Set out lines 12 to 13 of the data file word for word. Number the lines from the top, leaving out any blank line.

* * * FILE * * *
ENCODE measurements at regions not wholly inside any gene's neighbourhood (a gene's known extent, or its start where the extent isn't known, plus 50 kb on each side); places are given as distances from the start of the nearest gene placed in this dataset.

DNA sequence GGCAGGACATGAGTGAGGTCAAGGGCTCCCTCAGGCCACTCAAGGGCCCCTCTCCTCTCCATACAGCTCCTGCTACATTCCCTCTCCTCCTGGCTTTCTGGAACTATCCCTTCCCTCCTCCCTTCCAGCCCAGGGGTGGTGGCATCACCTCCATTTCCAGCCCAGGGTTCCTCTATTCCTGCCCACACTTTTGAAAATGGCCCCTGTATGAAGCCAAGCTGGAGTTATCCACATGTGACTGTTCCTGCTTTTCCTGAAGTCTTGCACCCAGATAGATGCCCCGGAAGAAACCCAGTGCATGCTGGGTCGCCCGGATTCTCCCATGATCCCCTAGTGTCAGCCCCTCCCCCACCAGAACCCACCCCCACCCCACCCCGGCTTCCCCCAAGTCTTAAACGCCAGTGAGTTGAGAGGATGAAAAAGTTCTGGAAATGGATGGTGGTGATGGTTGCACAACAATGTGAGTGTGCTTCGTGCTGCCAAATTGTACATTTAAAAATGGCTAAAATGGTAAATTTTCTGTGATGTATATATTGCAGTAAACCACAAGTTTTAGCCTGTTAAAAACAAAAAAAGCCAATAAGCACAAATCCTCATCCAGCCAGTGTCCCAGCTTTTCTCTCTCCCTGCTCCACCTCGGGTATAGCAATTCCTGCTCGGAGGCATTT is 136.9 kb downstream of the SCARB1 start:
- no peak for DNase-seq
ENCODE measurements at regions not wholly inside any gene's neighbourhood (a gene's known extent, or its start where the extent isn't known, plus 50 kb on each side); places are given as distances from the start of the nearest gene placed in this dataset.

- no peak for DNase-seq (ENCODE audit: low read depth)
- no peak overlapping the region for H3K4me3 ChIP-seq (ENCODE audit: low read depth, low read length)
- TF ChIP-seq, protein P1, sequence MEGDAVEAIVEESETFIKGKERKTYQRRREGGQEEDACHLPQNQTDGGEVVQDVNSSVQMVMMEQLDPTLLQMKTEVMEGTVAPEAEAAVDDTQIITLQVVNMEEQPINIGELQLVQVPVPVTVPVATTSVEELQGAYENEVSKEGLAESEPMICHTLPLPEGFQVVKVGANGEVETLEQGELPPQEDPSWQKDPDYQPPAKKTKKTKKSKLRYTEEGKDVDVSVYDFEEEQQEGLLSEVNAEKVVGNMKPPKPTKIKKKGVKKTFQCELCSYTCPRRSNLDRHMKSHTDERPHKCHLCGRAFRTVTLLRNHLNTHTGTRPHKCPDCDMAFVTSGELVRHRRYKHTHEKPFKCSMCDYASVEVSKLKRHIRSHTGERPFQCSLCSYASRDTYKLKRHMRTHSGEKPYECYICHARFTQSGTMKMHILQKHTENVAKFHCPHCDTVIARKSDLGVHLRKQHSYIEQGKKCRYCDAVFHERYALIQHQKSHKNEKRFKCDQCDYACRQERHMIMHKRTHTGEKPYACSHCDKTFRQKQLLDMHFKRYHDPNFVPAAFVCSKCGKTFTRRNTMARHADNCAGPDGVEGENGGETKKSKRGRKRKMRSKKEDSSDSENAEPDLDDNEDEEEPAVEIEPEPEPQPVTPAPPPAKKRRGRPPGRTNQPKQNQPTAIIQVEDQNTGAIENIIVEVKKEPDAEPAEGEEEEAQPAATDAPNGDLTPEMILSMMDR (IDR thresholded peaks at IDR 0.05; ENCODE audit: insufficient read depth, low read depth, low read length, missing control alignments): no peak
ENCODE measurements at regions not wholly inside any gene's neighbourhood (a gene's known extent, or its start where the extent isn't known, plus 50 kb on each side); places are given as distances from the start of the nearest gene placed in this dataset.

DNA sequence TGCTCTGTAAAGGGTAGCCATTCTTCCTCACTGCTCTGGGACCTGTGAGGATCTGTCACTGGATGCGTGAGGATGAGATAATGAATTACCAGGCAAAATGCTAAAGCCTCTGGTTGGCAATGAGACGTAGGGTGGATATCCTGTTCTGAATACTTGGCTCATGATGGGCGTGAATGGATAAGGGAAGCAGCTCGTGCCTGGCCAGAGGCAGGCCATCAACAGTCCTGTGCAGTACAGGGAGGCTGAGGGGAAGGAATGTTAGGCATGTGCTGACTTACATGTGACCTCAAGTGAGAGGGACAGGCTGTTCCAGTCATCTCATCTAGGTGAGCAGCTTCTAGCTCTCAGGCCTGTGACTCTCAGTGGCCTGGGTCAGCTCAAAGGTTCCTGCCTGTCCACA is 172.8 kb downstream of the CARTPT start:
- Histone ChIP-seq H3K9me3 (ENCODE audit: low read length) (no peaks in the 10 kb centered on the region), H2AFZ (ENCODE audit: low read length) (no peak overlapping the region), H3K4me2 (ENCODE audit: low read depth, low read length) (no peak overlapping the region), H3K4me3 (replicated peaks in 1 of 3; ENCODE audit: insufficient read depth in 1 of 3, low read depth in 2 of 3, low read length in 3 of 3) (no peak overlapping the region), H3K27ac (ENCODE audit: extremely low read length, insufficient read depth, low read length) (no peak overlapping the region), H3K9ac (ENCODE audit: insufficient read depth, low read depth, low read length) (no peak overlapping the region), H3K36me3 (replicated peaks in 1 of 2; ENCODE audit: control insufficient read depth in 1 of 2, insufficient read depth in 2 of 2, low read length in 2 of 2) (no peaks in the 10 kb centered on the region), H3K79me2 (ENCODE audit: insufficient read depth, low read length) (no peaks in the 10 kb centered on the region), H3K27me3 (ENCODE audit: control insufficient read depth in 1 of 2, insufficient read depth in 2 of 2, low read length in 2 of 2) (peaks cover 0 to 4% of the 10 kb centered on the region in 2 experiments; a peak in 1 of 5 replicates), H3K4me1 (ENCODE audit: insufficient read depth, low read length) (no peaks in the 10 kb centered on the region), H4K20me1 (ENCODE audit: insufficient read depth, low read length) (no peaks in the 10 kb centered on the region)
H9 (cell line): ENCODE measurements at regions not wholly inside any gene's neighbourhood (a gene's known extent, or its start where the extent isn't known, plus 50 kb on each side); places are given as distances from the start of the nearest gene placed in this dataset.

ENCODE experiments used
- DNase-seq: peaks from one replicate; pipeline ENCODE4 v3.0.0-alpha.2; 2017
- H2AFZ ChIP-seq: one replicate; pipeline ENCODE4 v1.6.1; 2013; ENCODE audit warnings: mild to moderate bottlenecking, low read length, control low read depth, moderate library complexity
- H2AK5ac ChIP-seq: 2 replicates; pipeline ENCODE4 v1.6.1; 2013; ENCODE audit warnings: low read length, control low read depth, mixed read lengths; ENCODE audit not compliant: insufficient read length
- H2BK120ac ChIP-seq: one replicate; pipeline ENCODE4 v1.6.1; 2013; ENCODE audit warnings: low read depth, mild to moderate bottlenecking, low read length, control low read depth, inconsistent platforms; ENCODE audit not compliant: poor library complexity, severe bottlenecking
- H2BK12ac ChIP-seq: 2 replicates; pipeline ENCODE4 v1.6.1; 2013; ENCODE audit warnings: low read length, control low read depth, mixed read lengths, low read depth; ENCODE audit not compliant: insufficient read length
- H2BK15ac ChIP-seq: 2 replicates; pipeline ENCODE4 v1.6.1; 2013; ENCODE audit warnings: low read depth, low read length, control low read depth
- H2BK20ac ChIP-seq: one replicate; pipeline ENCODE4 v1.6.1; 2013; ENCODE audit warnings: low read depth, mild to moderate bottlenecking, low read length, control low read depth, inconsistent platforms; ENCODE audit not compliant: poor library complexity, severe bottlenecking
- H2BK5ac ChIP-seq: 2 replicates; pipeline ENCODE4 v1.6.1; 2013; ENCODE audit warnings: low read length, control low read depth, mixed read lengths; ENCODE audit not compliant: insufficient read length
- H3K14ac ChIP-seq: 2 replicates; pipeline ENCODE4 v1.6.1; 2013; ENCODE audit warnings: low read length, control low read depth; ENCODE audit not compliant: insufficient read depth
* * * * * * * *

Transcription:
ENCODE experiments used
- DNase-seq: peaks from one replicate; pipeline ENCODE4 v3.0.0-alpha.2; 2017